"Clarifications" to the 2007 ISU rules changes
Thanks to AussieWilly, who posted this on FSU.
Here are the answers to some coaches' questions that came up in connection with the last refinement of the ISU Judging System, as codified in ISU Communication 1445.
Flutzing. What does "obvious" mean in the rule about an "obvious" wrong edge?
A: It means the Tech Panel can tell it's a wrong edge in real time without recourse to slow-motion replays.
Jump sequence. If you do a 3-turn or a Mohawk between the two jumps of a sequence, that's a no-no and the element counts as two separate jumps.
Death spiral. The "backward inside death spiral where the lady is looking at the man" is eliminated as a proper death spiral position.
Could MM or someone help me comprehend the INTENTIONS of these changes in rules shown as "Communication 1445" ?
To a non-skater like me, it looks as if it's meant to ask the competitors to abandon some part of what they've become proficient at, to pay attention (while performing) to their memories rather than to their musicality, and to be less improvisational.
Much confusion already seen before everyone gets the meanings, no?
It sort of resembles a pace-car coming into the middle of a formula car racing.
Simply, what is gained by this "1445" ??
Last edited by sorcerer; 07-09-2007 at 12:27 PM.
They are new Rules for the skaters to digest. The Senior skaters should have no problem with these Rules or they shouldn't be Seniors.
The Flutz Rule is obvious. That's what School Figures were all about - edges.
Ah yes, little basics between jumps and the whole question of Free(?) skate comes up.
The death of a Death Spiral. We can't get too Free.
Yes, calling the "wrong edge" is indeed an improvement.
That's obvious; but what other improvements?
Moving up the testing structure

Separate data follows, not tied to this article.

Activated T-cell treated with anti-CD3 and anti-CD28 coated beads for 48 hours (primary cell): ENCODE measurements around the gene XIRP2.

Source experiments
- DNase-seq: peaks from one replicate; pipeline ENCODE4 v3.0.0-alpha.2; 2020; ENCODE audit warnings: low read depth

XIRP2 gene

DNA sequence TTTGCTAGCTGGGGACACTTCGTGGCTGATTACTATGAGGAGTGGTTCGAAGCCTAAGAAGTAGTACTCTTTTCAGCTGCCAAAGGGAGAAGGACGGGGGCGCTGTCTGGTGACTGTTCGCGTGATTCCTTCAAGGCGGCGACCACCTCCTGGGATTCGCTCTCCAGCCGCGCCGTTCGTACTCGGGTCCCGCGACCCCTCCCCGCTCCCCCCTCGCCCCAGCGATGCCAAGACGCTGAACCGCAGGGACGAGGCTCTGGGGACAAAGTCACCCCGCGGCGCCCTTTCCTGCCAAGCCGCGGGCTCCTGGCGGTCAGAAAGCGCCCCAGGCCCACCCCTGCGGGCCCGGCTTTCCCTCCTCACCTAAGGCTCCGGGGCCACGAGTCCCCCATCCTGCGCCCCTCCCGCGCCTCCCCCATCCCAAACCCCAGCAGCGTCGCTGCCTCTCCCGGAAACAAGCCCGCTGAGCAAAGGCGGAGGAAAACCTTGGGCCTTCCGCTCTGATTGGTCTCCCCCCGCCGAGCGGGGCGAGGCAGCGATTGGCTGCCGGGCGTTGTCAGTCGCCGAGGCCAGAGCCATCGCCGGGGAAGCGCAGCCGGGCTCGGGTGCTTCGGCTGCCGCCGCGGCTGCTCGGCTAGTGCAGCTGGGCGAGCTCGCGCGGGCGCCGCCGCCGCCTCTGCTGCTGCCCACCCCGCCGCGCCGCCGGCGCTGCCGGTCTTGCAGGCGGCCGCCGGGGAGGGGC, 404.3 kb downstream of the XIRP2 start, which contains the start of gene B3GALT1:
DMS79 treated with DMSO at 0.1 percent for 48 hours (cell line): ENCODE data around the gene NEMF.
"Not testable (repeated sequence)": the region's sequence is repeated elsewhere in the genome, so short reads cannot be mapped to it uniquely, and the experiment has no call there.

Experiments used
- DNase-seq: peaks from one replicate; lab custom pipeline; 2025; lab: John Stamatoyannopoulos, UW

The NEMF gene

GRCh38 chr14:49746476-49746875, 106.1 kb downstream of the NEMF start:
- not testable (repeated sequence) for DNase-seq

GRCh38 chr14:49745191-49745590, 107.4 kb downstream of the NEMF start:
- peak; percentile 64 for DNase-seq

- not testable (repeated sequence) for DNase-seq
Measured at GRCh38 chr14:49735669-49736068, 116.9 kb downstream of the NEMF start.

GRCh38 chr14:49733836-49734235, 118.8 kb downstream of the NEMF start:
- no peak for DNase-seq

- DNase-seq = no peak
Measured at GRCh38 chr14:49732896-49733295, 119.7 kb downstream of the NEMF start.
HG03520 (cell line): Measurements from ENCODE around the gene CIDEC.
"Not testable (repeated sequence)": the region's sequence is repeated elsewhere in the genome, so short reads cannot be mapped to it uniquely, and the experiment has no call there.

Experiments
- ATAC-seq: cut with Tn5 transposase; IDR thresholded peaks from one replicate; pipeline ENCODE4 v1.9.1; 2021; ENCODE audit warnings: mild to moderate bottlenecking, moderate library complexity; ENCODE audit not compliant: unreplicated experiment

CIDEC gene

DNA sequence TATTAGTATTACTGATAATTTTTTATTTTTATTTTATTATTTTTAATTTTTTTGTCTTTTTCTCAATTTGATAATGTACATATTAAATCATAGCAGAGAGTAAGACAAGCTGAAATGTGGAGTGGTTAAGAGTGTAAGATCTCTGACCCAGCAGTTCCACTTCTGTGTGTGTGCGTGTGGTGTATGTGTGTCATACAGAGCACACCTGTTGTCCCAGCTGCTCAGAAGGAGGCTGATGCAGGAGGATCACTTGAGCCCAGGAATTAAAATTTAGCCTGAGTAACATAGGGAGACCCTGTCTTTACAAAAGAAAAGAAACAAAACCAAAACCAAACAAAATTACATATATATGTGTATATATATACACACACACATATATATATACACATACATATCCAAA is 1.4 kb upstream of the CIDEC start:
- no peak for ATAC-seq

I don't get this one... don't the ladies always look at the man on those BI death spirals? I mean, if you arch your back, and follow the general curve created by her body, well, yes, she will end us staring at her partner...
Originally Posted by Mathman
FYI, this document (posted on the Ice Australia web site) appears to be pretty much the same document (I haven't compared it word-for-word) that was posted on the USFS site on June 5th (based on a May 17, 2007 conference call): http://www.usfigureskating.org/conte...ISU%201445.pdf
Originally Posted by Mathman
USFS is publishing all IJS-related documents and clarifications/updates in this section of their site:
The latest Coaches Conference Call Q&A document (singles and pairs) took place on June 27th -- here's the link to the transcription:
I get the fluzing one too, but am very confused with the death spiral - including by the leading and still unanswered question in the link MM posted.
I haven't read the rules for jump sequence yet - Joe, do I take it you dislike this rule?
Ah, good. I was going to make a thread talking about how things are going to be much different next season.
*It's now harder to get levels in a Change-of-Foot Combination Spin. I don't like this too much. People aren't already doing difficult enough spins???
*There are now more options for getting levels in a Layback Spin. This is a very good change (the "8 revolutions in a single position" is a great addition for other non-combination spins too). The rules were much too strict before and getting that Level 4 Layback was even more rare than a lady doing a Triple/Triple combination. However, the point change they made to the layback this past season needs to be corrected...a Level 4 Layback is only worth .2 more than a Level 3 Layback!
*The same type of spin can no longer be performed twice. This is a good change but, as per usual with the people who write the CoP, the change is too black-and-white. A skater shouldn't get 0 points if they accidently do the same type of spin twice...it should just be downgraded.